In a piece originally published by Project Syndicate two years ago, Professor Deaton wrote that it is aid flows, which “are large relative to fiscal expenditure (often more than half the total)” that permit governments the following luxuries while they mis-govern: They “need no contract with their citizens, no parliament, and no tax-collection system. If they are accountable to anyone, it is to the donors; but even this fails in practice, because the donors, under pressure from their own citizens (who rightly want to help the poor), need to disburse money just as much as poor-country governments need to receive it, if not more so.”
He says that this is “most obvious in many African countries”.
I know what he means, having spent large chunks of time in exactly such aid-resourced countries (Afghanistan, Haiti etc).
In both Afghanistan and Haiti – they were republics of NGOs and Aid Central in equal measure –health services were resourced from abroad. Their governments could do little – or a lot – but they weren’t necessarily crucial to keeping their people well, or even alive. (Click here to read my blog on the birth lottery that left this Haitian man blind as the result of a condition that could easily have been treated in the developed world. Or even in developing countries like India.)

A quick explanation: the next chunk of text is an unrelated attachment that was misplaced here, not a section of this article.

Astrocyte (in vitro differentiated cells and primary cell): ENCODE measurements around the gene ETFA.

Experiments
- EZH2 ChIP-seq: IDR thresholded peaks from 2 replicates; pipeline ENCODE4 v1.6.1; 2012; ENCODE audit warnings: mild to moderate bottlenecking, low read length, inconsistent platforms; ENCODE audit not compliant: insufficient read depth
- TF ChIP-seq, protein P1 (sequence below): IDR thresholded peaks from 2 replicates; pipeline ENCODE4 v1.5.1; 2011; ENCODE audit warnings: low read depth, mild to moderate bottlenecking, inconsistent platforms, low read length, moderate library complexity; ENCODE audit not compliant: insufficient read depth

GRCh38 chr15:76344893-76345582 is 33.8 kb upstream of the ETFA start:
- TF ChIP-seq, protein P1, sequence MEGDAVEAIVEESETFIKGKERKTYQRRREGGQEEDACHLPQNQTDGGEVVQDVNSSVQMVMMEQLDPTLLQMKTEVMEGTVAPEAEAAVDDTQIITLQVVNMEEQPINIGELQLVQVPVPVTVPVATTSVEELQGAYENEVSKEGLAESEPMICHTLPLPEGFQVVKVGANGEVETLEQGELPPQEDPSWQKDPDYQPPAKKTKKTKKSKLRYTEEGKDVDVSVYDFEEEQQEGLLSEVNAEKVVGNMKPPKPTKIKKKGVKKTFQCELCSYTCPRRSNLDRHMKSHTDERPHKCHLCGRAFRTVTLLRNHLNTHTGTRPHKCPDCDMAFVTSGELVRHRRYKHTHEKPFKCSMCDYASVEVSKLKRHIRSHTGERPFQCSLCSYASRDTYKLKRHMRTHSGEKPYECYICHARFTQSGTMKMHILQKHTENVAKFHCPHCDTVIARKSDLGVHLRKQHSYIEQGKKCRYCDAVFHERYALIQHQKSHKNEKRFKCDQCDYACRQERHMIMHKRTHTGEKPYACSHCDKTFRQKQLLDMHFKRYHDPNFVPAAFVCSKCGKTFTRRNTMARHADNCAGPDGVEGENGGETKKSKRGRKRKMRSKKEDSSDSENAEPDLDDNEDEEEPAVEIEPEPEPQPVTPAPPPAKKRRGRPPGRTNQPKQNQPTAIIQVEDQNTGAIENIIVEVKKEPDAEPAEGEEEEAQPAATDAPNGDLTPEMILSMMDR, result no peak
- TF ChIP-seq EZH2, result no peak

Even so, I’m not sure how much Professor Deaton’s suggested solutions would help. He wants people in the rich world “to agitate” for their governments “to stop doing those things that make it harder for poor countries to stop being poor”. These are:
** Reducing aid
** Limiting the arms trade
** Improving rich-country trade and subsidy policies
** Providing technical advice that is not tied to aid
** Developing better drugs for diseases that do not affect rich people
But will these measures mean poor countries will stop being poor? Aid is not the only reason they are poor.